The work of rebuilding and restoration was carried out over a period of some 10 years and some of it is recorded on photographs exhibited in the reception area. All the available material on site, which was reusable, was used to restore the buildings, as near as possible, to their original state. In 1983, a team of previously unemployed people, working for the Cambridgeshire Community Programme Agency, began renovating the buildings. Only a small team were employed at first but by 1984 there were, besides the building department, a growing engineering department and a group working to display and catalogue the exhibits.

To enable the remaining buildings to be made watertight quickly, the old thatch was removed and replaced, after renovation of the roof timbers, with corrugated iron sheets.

While thatching of all the buildings could not be undertaken, it was known that there were a large number of pantiles and corrugated tiles in the area, many of which had been made in Ramsey and Warboys. A concentrated effort was made to obtain these tiles and the estate very kindly donated approximately 8000. Others were collected in varying quantities, from wherever it was learned that a building carrying them was to be demolished. Committee members and volunteers would travel to sites and demolish the building in order to recover tiles. A total of approximately 20,000 tiles were collected and used to re-roof all the buildings except the entrance foyer and kitchen.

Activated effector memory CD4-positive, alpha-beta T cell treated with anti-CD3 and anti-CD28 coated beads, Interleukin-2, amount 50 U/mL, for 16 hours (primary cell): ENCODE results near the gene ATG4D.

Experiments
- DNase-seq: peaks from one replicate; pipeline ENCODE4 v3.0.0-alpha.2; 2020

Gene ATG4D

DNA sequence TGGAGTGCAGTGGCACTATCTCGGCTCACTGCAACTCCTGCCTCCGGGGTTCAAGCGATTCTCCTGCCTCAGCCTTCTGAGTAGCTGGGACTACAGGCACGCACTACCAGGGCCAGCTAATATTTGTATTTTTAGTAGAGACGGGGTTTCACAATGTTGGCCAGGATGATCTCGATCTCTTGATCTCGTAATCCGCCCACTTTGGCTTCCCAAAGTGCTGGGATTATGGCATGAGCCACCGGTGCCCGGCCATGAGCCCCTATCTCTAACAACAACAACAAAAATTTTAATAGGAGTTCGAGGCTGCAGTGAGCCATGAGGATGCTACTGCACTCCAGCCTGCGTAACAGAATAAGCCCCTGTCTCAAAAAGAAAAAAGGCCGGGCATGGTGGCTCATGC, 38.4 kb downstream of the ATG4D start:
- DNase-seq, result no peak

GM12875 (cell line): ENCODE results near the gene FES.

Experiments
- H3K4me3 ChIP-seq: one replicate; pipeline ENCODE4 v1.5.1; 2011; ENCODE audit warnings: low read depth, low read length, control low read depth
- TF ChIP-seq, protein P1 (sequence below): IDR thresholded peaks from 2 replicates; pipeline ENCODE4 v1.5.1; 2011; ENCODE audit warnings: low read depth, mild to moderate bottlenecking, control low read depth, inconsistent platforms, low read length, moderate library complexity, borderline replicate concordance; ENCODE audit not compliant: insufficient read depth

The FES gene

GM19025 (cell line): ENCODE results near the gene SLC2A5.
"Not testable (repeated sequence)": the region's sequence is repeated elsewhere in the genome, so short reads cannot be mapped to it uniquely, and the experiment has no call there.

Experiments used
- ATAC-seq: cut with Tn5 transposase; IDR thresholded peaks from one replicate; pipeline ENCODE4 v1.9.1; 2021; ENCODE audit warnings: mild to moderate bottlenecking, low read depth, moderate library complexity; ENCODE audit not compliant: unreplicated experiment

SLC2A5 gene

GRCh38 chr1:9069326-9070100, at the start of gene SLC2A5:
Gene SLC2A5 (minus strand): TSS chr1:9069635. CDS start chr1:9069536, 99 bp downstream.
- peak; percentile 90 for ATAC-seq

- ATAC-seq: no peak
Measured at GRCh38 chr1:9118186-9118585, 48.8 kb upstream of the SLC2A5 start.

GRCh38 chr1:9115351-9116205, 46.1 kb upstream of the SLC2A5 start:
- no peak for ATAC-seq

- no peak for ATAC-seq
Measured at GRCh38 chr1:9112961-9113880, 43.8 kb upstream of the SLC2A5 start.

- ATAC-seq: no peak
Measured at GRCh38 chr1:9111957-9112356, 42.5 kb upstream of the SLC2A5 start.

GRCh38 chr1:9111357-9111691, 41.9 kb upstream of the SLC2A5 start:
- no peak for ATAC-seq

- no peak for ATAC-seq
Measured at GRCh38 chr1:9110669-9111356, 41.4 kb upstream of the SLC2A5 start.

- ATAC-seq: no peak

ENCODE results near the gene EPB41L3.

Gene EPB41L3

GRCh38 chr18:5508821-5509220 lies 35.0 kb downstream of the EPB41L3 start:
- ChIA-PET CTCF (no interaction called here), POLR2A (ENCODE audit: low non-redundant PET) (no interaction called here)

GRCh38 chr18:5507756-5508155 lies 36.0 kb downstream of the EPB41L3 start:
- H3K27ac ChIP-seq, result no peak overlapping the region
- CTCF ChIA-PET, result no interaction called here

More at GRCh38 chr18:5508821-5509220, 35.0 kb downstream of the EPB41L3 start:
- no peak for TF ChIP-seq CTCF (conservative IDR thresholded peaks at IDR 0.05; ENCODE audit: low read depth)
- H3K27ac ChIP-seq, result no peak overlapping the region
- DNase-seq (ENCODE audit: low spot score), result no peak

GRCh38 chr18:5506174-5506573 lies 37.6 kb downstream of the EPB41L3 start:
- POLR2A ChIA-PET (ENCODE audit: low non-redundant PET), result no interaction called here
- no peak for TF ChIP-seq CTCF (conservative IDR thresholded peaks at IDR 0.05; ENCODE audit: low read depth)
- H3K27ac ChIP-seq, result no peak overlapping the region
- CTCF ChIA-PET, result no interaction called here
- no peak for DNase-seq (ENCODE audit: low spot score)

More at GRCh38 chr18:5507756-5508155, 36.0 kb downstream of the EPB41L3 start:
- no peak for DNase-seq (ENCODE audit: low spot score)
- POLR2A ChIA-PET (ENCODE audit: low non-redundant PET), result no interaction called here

TOILET BLOCK.

This is a newly constructed building which was built by the staff of Manpower Services Commission team which carried out project work on the museum. There is no stone naturally available in this area but the stone used for the building was recovered from rubble excavated from the old wartime runways of RAF stations in the locality. This block had to be built to meet the health regulations before the museum could be opened to the public.

OFFICIAL OPENING.

The official opening of the museum took place in May 1988 and was performed by Mrs Sybil Marshall, an author of many books on Fenland Life and the People of the Fens.